The agreement states it is “designed to ensure police integrity, protect officer safety, and prevent use of excessive force, including unreasonable use of deadly force, by APD.”
Vanita Gupta, acting assistant attorney general for the Civil Rights Division, said the agreement is designed to provide clear guidelines, benchmarks and goals for the city in fulfilling the agreement. She said the settlement will resolve APD’s pattern of unconstitutional force.
“This agreement comes from a mutual commitment by the city and the Department of Justice to ensure the Albuquerque Police Department works with the community and polices in a manner that respects the rights of residents and promotes mutual confidence between law enforcement and the community,” she said.
DOJ officials said the negotiations proceeded at a quick pace.
“These negotiations were serious, they were candid and they were also aimed at problem solving,” Gupta said.
As in its investigative findings, the overarching themes of the agreement involve police use of force and deadly force, and dealing with people with mental illness or behavioral disorders.
City Attorney David Tourek also signed for the city, along with Martinez and Gupta for the federal government.
“The parties have determined that the settlement agreement, rather than protracted and costly litigation, is the most effective means of resolving the Department of Justice’s investigation and ensuring constitutional and effective policing for the residents of Albuquerque,” the agreement states.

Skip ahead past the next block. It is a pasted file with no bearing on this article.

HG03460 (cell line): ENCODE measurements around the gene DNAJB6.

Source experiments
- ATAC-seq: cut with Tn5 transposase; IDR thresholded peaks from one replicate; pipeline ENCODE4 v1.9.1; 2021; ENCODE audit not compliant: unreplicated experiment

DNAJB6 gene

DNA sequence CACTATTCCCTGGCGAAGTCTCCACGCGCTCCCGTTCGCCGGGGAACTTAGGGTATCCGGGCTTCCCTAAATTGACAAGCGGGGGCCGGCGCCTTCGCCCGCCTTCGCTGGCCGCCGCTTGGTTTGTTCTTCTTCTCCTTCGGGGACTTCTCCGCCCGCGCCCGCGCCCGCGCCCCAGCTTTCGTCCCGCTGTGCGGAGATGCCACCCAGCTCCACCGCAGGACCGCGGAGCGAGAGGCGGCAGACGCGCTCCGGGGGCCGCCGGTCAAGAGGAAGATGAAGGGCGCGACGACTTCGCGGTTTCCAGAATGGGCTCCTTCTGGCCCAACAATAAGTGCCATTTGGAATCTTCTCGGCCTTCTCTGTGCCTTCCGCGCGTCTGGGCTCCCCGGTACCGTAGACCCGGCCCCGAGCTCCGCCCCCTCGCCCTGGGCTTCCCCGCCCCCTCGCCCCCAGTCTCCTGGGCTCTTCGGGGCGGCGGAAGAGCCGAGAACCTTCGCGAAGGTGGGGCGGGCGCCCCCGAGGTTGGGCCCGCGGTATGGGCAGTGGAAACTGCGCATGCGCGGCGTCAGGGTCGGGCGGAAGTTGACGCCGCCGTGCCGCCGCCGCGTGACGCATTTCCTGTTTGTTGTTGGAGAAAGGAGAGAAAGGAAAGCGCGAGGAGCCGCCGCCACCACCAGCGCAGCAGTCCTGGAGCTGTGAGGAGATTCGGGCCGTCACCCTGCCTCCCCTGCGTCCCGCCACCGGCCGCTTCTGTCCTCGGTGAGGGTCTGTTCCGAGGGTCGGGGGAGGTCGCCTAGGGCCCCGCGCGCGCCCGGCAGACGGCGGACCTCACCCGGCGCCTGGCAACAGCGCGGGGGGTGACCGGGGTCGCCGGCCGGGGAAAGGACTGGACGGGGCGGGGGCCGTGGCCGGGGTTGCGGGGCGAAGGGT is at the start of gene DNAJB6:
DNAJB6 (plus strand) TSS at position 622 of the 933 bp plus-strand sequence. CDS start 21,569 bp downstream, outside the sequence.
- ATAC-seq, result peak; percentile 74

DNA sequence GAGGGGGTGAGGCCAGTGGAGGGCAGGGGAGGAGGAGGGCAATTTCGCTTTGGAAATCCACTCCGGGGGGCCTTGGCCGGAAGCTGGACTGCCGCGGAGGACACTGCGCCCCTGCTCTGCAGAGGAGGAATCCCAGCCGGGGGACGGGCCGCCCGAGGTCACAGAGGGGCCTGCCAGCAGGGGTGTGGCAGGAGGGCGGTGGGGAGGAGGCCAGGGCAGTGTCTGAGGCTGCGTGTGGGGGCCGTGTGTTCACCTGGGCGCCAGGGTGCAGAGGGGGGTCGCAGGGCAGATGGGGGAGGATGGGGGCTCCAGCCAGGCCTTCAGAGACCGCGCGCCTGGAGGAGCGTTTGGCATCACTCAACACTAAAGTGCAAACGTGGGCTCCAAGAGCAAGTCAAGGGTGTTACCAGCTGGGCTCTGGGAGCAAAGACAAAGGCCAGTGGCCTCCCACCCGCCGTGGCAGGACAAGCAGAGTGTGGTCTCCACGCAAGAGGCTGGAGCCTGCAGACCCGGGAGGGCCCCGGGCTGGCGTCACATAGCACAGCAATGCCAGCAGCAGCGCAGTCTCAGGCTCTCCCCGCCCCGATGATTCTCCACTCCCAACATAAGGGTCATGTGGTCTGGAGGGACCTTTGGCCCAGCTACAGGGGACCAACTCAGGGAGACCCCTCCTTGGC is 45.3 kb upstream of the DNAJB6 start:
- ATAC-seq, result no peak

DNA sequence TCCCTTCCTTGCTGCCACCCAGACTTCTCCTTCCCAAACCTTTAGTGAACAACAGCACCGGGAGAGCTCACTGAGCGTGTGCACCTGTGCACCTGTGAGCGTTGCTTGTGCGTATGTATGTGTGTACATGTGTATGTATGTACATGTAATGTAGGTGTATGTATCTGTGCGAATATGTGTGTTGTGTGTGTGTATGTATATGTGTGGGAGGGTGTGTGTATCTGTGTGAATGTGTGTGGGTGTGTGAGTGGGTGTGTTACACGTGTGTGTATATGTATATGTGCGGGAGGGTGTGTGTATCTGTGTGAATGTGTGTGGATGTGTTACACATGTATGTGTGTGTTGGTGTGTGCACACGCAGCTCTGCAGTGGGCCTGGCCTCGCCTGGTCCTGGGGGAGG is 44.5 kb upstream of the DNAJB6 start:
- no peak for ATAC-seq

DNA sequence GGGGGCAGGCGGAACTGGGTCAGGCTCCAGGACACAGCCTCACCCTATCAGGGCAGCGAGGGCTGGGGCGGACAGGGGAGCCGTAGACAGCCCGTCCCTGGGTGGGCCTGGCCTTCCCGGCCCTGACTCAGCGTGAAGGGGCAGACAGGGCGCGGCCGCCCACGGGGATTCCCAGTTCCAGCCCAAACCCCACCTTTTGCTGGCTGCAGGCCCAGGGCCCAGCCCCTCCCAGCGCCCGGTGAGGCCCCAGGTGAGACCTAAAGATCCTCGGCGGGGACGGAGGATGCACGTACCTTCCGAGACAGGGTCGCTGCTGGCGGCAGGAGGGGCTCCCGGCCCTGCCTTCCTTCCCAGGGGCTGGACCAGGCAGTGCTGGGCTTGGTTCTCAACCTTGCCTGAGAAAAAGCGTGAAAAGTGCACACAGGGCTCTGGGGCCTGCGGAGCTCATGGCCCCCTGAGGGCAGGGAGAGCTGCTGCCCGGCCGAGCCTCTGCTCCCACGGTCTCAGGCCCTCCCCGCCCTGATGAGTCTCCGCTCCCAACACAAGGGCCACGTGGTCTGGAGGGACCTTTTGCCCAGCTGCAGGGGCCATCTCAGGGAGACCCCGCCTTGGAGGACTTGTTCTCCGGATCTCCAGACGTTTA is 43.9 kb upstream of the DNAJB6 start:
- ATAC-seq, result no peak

Use of force changes
After reviewing 20 fatal shootings by Albuquerque police between 2009 and 2013, the DOJ concluded that the pattern and practice in the use of unconstitutional deadly and nonlethal force was due to “structural and systemic deficiencies — including insufficient oversight, inadequate training and ineffective policies …”
The agreement doesn’t change much in the department’s existing policies on the use of firearms by police officers other than banning firing weapons at moving vehicles in all but the most dire situations.
But it requires far more reporting by officers and field supervisors and also requires detailed reviews of those reports up the chain of command within the department.
Under the agreement, officers who point their firearms at a person, but don’t fire, will have to fill out a use of force report that will be reviewed by field supervisors.
The agreement requires a new chain of command for the review of Internal Affairs reports of officer-involved shootings, creating a Shooting Review Board that reviews the Internal Affairs Reports and can make recommendations on discipline or ask for further investigation of an incident.
That review is separate from a city civilian police oversight agency that will be independent of the department and will review police use of force incidents as well as civilian complaints.
The agreement broadens and removes obstacles to the types of civilian complaints Internal Affairs and the civilian oversight agency can review.
In April, the DOJ found the use of nonlethal force involving significant harm or injury to people by APD officers and a similar pattern of excessive force by officers against people who posed no threat and was not justified by the circumstances.
The agreement calls for stricter training and restrictions on the use of nonlethal force, and requires more training and controls over the use of Tasers by officers along with quarterly audits of their use.
Certain types of hand-to-hand techniques also are barred under the agreement unless the officer is in a situation that would require the use of lethal force if it were available. For instance, neck holds, sometimes called chokeholds, will be explicitly forbidden to be used by officers except in situations where lethal force would be authorized.